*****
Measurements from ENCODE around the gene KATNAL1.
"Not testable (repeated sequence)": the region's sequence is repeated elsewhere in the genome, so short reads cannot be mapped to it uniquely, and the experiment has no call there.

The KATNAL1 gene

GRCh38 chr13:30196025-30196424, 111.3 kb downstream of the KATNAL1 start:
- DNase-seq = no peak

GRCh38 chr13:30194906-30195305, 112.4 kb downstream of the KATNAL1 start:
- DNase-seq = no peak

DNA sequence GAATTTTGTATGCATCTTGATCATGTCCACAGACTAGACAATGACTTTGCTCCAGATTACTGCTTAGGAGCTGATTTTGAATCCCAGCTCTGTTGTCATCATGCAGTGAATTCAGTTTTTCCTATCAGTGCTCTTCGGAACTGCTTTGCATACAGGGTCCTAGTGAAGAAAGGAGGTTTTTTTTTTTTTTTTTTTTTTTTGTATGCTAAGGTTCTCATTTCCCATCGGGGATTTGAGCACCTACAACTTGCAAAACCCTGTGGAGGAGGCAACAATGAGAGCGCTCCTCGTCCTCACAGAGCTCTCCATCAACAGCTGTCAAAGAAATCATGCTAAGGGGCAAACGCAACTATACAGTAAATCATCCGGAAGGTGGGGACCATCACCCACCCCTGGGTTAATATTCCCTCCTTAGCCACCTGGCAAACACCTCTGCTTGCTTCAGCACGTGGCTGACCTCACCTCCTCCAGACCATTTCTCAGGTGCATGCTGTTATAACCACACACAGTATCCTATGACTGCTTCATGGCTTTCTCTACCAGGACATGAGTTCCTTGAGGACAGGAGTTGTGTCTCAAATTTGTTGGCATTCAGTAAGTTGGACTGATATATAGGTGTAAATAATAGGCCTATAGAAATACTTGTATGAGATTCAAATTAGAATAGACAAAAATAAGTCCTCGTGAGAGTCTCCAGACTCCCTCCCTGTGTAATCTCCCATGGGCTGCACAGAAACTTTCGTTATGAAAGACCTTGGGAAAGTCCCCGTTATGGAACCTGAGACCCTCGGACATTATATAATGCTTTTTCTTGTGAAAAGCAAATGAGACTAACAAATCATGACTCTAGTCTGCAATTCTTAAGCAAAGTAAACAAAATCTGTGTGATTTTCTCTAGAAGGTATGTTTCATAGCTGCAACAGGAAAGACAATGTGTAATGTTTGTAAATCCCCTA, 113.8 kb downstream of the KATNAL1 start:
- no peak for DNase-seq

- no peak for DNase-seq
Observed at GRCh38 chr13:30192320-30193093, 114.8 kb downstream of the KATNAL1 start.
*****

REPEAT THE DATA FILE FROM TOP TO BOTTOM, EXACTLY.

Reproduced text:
Measurements from ENCODE around the gene KATNAL1.
"Not testable (repeated sequence)": the region's sequence is repeated elsewhere in the genome, so short reads cannot be mapped to it uniquely, and the experiment has no call there.

The KATNAL1 gene

GRCh38 chr13:30196025-30196424, 111.3 kb downstream of the KATNAL1 start:
- DNase-seq = no peak

GRCh38 chr13:30194906-30195305, 112.4 kb downstream of the KATNAL1 start:
- DNase-seq = no peak

DNA sequence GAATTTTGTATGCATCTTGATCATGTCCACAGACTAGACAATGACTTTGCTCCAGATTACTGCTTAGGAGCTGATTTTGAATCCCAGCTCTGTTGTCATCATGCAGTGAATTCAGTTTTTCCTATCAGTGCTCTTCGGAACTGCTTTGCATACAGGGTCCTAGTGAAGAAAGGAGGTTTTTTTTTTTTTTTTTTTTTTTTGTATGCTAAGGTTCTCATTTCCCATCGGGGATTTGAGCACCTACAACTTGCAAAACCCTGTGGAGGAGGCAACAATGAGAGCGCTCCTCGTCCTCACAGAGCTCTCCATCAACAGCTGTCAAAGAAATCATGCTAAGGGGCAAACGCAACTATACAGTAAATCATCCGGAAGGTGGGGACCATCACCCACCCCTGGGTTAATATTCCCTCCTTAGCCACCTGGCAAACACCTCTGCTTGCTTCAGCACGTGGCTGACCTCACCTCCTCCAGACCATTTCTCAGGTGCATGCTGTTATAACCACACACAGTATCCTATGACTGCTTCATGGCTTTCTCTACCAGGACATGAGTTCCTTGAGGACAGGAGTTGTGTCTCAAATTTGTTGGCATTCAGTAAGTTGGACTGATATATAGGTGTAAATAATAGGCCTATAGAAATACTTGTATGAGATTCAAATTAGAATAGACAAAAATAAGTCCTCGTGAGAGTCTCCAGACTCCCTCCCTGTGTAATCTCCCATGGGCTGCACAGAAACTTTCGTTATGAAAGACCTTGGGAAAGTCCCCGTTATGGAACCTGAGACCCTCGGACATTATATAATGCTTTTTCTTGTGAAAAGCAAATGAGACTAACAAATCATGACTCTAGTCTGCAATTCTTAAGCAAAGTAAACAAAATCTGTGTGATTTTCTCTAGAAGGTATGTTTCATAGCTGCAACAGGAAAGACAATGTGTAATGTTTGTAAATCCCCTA, 113.8 kb downstream of the KATNAL1 start:
- no peak for DNase-seq

- no peak for DNase-seq
Observed at GRCh38 chr13:30192320-30193093, 114.8 kb downstream of the KATNAL1 start.